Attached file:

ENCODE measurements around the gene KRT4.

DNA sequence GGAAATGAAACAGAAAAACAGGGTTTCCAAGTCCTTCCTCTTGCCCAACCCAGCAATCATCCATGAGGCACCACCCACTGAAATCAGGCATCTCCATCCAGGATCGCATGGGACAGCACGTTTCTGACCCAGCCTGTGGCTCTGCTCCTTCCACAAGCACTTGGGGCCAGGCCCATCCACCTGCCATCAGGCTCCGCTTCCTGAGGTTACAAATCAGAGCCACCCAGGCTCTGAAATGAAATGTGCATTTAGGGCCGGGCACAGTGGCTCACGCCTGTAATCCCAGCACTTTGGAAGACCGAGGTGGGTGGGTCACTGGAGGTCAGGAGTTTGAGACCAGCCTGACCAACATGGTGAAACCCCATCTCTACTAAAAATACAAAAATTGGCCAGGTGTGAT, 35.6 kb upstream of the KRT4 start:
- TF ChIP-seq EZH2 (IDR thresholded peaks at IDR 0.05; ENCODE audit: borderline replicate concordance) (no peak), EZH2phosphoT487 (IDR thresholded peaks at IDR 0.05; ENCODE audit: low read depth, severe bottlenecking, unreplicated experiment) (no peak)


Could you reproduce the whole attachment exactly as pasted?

ENCODE measurements around the gene KRT4.

DNA sequence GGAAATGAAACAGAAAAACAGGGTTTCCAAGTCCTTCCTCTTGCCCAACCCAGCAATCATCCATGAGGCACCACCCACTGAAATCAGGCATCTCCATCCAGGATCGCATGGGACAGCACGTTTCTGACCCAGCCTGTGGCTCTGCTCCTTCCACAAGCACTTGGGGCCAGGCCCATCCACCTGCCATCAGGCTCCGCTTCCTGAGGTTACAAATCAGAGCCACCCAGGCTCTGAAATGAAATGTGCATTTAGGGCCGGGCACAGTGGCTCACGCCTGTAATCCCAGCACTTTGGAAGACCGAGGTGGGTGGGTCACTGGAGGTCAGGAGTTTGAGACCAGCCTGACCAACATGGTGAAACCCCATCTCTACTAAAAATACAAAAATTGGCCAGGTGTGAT, 35.6 kb upstream of the KRT4 start:
- TF ChIP-seq EZH2 (IDR thresholded peaks at IDR 0.05; ENCODE audit: borderline replicate concordance) (no peak), EZH2phosphoT487 (IDR thresholded peaks at IDR 0.05; ENCODE audit: low read depth, severe bottlenecking, unreplicated experiment) (no peak)